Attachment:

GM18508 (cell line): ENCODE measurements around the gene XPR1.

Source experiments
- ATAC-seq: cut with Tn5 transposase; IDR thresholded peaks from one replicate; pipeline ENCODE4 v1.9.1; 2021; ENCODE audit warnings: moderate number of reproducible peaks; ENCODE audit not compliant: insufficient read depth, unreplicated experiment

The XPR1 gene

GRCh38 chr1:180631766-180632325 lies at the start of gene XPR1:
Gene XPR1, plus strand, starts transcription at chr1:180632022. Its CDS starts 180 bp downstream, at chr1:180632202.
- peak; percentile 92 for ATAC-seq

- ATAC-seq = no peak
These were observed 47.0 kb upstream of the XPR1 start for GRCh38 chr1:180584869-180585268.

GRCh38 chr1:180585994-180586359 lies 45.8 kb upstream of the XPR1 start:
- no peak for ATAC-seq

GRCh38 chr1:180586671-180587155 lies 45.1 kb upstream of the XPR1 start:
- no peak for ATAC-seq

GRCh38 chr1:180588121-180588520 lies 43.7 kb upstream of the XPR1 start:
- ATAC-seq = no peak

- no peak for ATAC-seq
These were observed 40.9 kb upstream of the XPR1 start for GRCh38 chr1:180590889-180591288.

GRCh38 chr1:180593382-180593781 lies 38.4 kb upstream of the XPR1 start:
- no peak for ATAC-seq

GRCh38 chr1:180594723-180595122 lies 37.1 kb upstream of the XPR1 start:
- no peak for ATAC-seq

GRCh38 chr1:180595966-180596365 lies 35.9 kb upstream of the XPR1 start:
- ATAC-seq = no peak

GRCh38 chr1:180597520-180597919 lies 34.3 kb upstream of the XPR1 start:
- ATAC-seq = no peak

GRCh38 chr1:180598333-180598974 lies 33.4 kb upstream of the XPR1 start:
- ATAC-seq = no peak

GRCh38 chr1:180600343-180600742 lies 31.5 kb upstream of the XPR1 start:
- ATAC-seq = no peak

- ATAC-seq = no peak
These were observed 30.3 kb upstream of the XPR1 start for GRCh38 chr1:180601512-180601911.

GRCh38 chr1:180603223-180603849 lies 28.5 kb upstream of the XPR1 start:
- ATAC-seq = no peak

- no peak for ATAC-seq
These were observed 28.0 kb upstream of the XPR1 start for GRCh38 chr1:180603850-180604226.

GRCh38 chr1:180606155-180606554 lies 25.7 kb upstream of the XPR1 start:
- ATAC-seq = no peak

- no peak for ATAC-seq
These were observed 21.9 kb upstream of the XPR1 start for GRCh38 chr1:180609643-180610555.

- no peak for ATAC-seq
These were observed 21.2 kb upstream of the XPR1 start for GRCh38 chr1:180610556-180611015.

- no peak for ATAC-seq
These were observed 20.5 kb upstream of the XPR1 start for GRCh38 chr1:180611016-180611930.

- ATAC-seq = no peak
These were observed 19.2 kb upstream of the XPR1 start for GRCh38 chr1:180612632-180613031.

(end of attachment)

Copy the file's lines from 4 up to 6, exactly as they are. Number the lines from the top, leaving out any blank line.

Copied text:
The XPR1 gene

GRCh38 chr1:180631766-180632325 lies at the start of gene XPR1:
Gene XPR1, plus strand, starts transcription at chr1:180632022. Its CDS starts 180 bp downstream, at chr1:180632202.